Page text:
Harvard Classics, Volume 38: Historical Medicine

I admittedly plowed through this volume, and didn’t take time to savor it the way I do with many of the literary ones. This is mainly because the prime interest in these works isn’t their depth of insight, or teaching me new things about medicine I didn’t know before, it is in figuring out how things came to be.

One of the problems with the Harvard Classics, especially the scientific sections, is that it is very out of date and what they saw as new, groundbreaking findings, we think of as common sense. Vaccines, the contagiousness of disease, the importance of anti-septics, and germ theory are all relatively recent developments whose implications have become a matter of habit to modern man.

The volume starts with the Hippocratic Oath which is interesting mainly because of its fairly modern understanding of what a doctor should be as well as specific calls against assisted suicide and abortion.

The best part of this volume is Ambroise Paré’s Journeys in Diverse Places. Written as a way for Paré to defend himself against accusations of incompetence, this collection of stories is a first hand account of battlefield surgery from the Renaissance. The depictions of war, of medical care, and they types of injuries sustained, and the way people died are deeply moving, and do not paint a romantic image of conflict the way many contemporary sources do.

Next up was William Harvey’s papers describing the circulatory system. What he went through to understand that blood circulated through the body is quite extraordinary, and required the use of living (animal) subjects to figure out.

The common presumption was that blood stayed in one place and the pulse pushed air throughout the body. It is easy to see why people thought that when you consider anatomists were working on cadavers. They intuited that there was some connection between the heart and air because the heart is right between the lungs and the lungs are so dense with blood vessels.

Edward Jenner’s publications on the vaccination for smallpox were an edifying look into rural life in the 18th century as well as a demonstration of how one actually went about testing your medical theories in those days.

It had been known for centuries that once you had smallpox once, you’d never get it again. To that end, sometimes healthy people who were at low risk from dying of smallpox would purposefully infect themselves to gain immunity to protect them later in life. This was still sometimes fatal and could lead to permanent scarring.

Jenner’s discovery was that people who contracted cowpox were immune to smallpox. Cowpox isn’t pleasant, but it generally isn’t deadly, and done in a purposeful way, might just consist of a single pustule on the upper arm.

Jenner experimented with his technique, trying it on people of various ages, and waited until the next smallpox outbreak to see if anyone got it. He had inculcated over one thousand people, and none of them had gotten smallpox by the time he was writing.

Other people, wanting to test the idea, corroborated Jenner’s results on a large scale and began the modern era of vaccination.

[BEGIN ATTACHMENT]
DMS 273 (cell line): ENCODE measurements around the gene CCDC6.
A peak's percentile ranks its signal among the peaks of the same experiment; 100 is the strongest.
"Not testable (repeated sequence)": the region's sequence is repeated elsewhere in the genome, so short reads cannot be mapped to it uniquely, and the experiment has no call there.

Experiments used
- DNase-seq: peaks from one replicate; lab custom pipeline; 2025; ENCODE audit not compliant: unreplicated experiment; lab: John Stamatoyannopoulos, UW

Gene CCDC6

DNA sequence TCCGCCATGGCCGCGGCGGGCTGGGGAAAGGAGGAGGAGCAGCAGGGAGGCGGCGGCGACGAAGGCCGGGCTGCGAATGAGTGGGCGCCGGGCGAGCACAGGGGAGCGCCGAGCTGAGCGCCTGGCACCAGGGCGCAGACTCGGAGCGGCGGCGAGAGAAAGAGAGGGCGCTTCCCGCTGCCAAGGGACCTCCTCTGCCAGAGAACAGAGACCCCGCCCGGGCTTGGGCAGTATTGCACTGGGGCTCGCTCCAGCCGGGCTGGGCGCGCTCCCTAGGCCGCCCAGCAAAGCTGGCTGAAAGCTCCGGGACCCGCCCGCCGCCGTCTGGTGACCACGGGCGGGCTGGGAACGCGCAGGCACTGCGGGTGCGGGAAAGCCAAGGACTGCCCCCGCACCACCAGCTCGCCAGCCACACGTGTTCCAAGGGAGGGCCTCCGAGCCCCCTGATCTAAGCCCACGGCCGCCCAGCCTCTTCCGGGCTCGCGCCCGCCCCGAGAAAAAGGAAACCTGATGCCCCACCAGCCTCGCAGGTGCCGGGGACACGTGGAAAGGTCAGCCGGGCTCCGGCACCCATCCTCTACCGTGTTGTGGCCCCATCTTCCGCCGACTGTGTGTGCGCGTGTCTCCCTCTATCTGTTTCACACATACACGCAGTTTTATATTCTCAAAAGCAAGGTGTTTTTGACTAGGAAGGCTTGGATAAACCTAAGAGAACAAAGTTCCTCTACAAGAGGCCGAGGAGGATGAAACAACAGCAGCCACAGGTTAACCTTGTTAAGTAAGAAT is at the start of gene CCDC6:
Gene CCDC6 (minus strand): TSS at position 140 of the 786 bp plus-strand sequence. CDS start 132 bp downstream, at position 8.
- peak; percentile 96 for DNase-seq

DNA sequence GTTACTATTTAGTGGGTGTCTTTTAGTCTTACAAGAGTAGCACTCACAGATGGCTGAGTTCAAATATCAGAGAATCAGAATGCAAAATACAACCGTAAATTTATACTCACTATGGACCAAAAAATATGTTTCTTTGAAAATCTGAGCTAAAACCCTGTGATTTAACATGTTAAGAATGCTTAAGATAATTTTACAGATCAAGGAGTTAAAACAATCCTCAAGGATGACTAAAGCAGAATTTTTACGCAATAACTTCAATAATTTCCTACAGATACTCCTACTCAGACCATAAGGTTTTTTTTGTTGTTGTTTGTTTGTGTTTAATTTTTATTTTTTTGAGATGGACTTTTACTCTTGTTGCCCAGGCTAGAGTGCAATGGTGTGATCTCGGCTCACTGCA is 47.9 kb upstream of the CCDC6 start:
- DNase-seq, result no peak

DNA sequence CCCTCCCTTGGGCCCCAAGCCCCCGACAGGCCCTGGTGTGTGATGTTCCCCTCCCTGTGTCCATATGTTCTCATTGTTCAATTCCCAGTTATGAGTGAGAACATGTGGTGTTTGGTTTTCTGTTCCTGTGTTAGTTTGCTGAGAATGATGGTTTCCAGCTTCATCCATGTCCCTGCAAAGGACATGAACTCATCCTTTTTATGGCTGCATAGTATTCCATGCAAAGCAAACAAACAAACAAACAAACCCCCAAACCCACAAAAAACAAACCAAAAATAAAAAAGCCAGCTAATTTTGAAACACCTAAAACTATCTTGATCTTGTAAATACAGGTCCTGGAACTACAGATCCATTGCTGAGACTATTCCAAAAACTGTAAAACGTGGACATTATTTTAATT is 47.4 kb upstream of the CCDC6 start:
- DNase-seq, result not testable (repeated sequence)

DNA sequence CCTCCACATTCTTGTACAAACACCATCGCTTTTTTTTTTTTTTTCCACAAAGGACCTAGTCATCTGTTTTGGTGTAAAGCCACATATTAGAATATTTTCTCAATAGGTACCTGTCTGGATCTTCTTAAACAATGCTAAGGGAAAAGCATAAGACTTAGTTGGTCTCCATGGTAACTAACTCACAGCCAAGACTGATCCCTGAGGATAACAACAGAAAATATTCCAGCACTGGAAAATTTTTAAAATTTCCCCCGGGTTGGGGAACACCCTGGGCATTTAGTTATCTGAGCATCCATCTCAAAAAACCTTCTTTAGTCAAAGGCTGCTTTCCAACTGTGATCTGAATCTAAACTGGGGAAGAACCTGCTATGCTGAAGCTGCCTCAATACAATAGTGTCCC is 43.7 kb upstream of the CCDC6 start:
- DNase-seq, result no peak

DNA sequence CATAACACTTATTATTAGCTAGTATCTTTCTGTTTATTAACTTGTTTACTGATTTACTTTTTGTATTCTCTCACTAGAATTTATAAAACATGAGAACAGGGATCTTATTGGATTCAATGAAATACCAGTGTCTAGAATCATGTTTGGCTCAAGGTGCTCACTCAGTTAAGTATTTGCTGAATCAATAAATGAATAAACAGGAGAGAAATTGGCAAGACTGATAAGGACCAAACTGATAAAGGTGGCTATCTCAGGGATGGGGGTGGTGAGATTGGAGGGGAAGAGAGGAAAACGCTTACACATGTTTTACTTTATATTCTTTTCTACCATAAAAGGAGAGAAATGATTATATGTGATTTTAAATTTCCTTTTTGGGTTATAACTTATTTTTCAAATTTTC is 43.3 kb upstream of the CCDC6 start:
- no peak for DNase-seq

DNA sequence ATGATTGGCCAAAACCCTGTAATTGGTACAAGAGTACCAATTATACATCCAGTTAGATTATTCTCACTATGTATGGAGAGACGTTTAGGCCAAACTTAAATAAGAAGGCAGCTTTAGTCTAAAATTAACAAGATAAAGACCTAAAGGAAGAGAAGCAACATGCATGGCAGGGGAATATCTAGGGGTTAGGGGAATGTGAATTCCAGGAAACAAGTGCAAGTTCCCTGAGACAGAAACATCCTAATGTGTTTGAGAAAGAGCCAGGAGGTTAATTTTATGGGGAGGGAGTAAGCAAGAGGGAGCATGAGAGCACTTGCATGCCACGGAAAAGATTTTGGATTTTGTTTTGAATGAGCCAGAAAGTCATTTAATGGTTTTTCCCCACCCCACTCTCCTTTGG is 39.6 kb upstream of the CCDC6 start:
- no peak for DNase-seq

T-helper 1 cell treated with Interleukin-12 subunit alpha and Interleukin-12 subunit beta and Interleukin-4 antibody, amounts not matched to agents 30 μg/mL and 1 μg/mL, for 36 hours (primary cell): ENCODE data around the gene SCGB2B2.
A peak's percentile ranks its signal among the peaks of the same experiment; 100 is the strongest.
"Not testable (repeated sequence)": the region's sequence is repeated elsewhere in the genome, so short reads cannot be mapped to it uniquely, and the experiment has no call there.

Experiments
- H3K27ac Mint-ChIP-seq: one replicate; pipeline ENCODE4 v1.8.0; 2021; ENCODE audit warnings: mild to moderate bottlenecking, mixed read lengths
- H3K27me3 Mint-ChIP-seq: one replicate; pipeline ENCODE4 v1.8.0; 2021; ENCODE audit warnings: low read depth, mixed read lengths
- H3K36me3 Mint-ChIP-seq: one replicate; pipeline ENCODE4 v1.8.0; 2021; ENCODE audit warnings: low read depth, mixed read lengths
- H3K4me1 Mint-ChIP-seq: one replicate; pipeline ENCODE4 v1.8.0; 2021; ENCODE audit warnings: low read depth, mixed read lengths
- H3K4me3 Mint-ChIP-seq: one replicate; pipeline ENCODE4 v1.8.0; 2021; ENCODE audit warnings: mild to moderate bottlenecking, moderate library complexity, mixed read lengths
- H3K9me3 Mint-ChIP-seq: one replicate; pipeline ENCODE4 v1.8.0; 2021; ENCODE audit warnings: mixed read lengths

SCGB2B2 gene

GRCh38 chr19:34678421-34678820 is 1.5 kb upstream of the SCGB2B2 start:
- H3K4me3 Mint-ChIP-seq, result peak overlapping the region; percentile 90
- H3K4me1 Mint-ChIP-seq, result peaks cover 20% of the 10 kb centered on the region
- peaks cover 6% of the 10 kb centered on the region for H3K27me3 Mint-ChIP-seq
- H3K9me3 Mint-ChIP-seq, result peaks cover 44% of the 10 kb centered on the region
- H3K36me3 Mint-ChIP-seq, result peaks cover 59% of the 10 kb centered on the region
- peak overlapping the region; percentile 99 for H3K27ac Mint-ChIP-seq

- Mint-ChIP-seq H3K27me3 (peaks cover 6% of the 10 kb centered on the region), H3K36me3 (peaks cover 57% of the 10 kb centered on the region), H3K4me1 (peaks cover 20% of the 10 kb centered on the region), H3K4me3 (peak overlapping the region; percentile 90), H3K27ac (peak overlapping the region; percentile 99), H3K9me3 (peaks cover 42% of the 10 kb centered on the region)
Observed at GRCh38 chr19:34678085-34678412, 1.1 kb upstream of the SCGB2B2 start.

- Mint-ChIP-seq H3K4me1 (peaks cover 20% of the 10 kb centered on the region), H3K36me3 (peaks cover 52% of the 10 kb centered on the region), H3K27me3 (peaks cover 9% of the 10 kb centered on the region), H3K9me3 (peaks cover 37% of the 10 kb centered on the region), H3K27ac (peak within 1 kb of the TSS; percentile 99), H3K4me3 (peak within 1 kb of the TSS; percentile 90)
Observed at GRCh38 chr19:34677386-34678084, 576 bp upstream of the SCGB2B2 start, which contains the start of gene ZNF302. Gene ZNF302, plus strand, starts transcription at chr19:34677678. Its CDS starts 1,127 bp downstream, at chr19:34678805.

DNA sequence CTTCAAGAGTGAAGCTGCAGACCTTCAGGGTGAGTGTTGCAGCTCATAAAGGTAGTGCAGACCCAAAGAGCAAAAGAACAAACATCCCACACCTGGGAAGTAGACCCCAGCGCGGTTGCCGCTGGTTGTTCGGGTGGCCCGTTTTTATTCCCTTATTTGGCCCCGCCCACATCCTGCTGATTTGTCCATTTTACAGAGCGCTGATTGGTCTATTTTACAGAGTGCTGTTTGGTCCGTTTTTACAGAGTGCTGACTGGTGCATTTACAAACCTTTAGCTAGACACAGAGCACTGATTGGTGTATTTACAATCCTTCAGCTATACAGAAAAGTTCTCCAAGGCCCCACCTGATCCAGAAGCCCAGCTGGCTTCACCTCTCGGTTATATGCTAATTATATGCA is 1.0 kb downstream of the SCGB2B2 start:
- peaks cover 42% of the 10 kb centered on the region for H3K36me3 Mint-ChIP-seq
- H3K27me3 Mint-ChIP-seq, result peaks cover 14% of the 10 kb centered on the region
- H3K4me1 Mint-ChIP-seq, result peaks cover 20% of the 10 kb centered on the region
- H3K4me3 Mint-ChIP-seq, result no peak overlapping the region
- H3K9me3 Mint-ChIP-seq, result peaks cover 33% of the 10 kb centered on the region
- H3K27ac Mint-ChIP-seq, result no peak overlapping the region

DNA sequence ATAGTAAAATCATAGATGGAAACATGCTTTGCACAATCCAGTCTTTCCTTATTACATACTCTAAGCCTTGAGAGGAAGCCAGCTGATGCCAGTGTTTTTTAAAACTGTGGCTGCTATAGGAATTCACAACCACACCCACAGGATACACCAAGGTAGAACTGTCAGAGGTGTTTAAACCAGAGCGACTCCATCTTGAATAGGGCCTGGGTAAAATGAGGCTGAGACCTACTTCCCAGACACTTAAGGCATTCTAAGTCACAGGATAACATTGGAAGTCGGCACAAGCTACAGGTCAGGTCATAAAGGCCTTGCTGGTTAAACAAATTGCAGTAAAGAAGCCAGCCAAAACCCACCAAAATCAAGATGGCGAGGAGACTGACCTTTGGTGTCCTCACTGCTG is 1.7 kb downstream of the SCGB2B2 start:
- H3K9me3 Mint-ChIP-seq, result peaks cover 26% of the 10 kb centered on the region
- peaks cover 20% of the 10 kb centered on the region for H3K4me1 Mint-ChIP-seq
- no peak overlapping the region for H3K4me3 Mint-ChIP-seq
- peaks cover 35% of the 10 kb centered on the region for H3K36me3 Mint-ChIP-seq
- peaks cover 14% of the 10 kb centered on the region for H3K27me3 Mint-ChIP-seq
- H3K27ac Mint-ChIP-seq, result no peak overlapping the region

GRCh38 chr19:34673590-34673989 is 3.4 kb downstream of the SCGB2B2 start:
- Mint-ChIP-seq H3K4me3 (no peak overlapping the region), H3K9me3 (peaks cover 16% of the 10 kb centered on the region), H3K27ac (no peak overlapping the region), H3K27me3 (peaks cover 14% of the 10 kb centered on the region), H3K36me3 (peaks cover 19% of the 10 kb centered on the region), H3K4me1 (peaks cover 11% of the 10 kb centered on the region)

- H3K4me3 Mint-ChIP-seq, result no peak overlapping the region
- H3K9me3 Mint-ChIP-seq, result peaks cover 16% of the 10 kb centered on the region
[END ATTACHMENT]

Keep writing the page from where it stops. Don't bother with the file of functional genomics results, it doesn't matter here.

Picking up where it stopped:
Shifting over to the United States is a paper on The Contagiousness of Puerperal Fever by Oliver Wendell Holmes Sr. This would be the father of the Supreme Court justice you probably associate with the name. The elder Holmes is probably best known today for his poem: Old Ironsides, about the USS Constitution.

The main point of the paper is an important, but today obvious, insight. Puerperal fever, which is caused by uterine infection in the post-partum period, was killing huge numbers of women. Holmes figured out that the disease was contagious and carried from patient to patient by the doctor. They didn’t have enough medical knowledge at the time for Holmes to recommend that the doctor shut down his practice for a month if one of his patients got puerperal fever, but it turns out the solution is to sterilize your tools and wash your hands in-between patients.

The Antispetic Principle of the Practice of Surgery by Joseph Lister laid out findings and recommendations for surgeons to use various acids to clean out incisions and wounds in order to prevent infection. Seems like an obvious point today, but it was a big deal at the time.

The papers of Louis Pasteur covered two different topics. The first was his work on understanding fermentation. This is much closer to what we think of as a modern scientific work, so it is filled with hypotheses, tests, results, measurements, and discussions of criticisms. It is pretty dry but nevertheless important research, especially if you enjoy alcoholic beverages.

The second topic is germ theory, that idea that disease was caused by microscopic organisms. His examples are pretty gross. For instance, he took pus from different boils on the same person, cultured them separately and showed they had identical bacteria in them. Doing observations and experiments like this showed how diseases worked and helped bring about modern medicine.

The final work isn’t actually about medicine at all, but about geology and paleontology. Sir Charles Lyell wrote about the contemporary findings in geology, and how the big important conclusion you could draw from studying places all over the world was that geology is always in a state of flux. What is covered by water and what is land changes with time. Different epochs shape lands in different ways, but the constant thing is change. We’ve come a long way in our understanding since then, but we know on that count, Lyell was correct.

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